There is a theory that this might be deliberate.

The scammers know that a huge proportion of the people who read their emails will delete them straight away. Only a tiny number will respond. And of that tiny number of respondents, only a smaller proportion still will be gullible enough to send the scammers money.

Put simply, the scammers want to get to the gullible ones and avoid all the sceptics. And they do this by having a scam which is preposterous to the majority of people.

There is an interesting article about it here.

And that tickles me – the idea that something can be more effective if it is deliberately made to look bad.

Overheard in Godalming High Street. A mother is walking with two school-age girls. The mother looks harassed and under pressure.  Her face is pinched and red. She has that sour look of someone pushed to the edge, then pushed again. Thin lips that seem incapable of smiling. Default = scowl.

“Will you shut up?” she said, in a voice loud enough to negate the need for mobile phones. “I don’t want to hear another of your ideas.”

There was a special accent on “ideas” as if there was a mass of baggage there. But not an ounce of warmth, not a scintilla of understanding or sympathy.

Then they were gone. We passed them in the street. I could vaguely hear the woman talking for a while, but I couldn’t make out the words.

What were the girl’s ideas? I have no clue. She might have come up with a solution to guarantee world peace or she might be lobbying for chocolate and yet another magazine full of pictures of barely pubescent boys with their acne photoshopped out. She could be unfairly oppressed or she might be a constant pesterer.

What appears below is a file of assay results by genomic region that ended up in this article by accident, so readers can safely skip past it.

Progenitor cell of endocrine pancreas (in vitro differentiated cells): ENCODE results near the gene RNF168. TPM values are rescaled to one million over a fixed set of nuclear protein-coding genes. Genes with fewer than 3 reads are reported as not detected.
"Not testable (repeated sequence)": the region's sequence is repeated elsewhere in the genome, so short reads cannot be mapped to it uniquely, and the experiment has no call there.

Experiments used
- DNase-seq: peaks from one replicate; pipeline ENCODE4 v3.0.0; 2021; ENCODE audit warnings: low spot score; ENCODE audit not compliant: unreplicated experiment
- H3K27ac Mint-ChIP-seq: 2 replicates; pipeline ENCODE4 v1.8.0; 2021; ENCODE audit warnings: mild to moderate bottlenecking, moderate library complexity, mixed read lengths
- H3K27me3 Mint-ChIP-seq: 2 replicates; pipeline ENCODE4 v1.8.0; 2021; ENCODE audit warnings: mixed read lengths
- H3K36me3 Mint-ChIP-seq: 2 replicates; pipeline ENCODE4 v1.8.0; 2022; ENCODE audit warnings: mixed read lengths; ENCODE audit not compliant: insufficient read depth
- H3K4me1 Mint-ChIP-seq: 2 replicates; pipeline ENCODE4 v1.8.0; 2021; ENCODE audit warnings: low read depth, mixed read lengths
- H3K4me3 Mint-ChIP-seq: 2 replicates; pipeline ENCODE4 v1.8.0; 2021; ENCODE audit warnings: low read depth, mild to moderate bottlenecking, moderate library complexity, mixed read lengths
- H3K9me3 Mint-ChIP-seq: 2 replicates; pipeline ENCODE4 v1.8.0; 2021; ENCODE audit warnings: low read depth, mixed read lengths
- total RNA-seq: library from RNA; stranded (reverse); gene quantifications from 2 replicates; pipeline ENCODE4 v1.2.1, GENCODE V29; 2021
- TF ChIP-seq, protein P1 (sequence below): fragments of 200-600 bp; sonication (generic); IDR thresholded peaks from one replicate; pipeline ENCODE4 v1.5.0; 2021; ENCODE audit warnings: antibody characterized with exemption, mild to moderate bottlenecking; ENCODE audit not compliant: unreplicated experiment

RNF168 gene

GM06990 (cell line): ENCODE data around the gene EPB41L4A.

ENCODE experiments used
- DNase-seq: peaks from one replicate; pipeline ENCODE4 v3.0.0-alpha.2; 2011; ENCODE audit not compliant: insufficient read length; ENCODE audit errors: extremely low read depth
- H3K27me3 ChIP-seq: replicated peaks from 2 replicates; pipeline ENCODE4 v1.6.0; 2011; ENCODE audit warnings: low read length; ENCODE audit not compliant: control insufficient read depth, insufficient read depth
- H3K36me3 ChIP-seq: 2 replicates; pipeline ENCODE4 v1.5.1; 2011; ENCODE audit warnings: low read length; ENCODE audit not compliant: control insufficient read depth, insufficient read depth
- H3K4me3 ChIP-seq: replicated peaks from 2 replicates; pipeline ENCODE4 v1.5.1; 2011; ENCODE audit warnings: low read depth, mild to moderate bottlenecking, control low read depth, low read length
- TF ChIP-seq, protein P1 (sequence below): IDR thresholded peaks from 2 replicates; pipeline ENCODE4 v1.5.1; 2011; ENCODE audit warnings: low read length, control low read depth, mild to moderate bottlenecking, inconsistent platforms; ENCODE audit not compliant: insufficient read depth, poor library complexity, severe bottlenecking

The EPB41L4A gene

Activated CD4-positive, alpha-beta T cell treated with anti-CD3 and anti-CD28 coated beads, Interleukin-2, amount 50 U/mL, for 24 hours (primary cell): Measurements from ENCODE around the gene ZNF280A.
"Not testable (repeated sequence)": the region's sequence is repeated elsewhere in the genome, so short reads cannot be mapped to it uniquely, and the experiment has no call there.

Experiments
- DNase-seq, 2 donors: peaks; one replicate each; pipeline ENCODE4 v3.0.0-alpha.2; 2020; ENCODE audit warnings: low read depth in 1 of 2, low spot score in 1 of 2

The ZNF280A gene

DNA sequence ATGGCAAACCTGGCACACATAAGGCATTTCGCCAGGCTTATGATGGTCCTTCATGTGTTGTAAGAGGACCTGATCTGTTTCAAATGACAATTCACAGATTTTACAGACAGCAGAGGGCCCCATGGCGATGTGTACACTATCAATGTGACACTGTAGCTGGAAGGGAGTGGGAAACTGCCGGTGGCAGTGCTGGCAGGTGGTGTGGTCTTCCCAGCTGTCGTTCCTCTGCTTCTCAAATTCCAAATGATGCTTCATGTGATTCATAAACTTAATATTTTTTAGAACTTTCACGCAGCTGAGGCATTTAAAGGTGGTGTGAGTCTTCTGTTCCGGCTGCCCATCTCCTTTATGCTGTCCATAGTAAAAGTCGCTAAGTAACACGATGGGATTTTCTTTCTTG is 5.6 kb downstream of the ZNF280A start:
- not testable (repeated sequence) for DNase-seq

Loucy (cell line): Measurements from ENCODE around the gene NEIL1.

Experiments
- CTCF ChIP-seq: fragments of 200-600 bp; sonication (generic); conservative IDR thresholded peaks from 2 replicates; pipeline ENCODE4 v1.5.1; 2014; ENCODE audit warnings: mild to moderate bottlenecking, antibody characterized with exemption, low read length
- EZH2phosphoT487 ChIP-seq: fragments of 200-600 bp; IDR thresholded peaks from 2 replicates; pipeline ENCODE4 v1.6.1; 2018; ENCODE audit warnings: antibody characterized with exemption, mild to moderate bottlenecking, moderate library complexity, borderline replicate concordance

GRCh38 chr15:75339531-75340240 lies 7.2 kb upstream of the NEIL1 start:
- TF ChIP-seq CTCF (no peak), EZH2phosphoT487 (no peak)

Intriguing.

HO  LAND & BARRETT

The “L” had fallen off the shop sign in Bury St. Edmunds. I pointed it out to my wife.

“That’s funny,” I said. “It looks like they are trying a new product range.”

She gave me a puzzled look.

I said. “Ho. In some cultures that is short for whore. It can also be a term of endearment. I could say that you are my ho. If we are hanging with my homies in the hood.”

Her look of puzzlement turned into a patented “old fashioned” look. And I could tell that she wasn’t overly impressed with the idea of being called a ho. And that she didn’t care for the language of the hood being applied to two middle class, middle aged white people.

She didn’t need to say anything. But if she had, it might have been a variant of “Will you shut up? I don’t want to hear another of your ideas.

Then I started to wonder. What if the manager of that branch of Holland & Barrett knew that the sign was broken, but was deliberately keeping it that way to attract customers? What if I was the thousandth married man to giggle at that sign and then try to explain why I was laughing to a wife who has never seen Pulp Fiction?

Dr Oetker Sprinkles

Apparently. Don’t we all?

Around 500 litres per year. Which brings us back to the question of how many people live in Slough.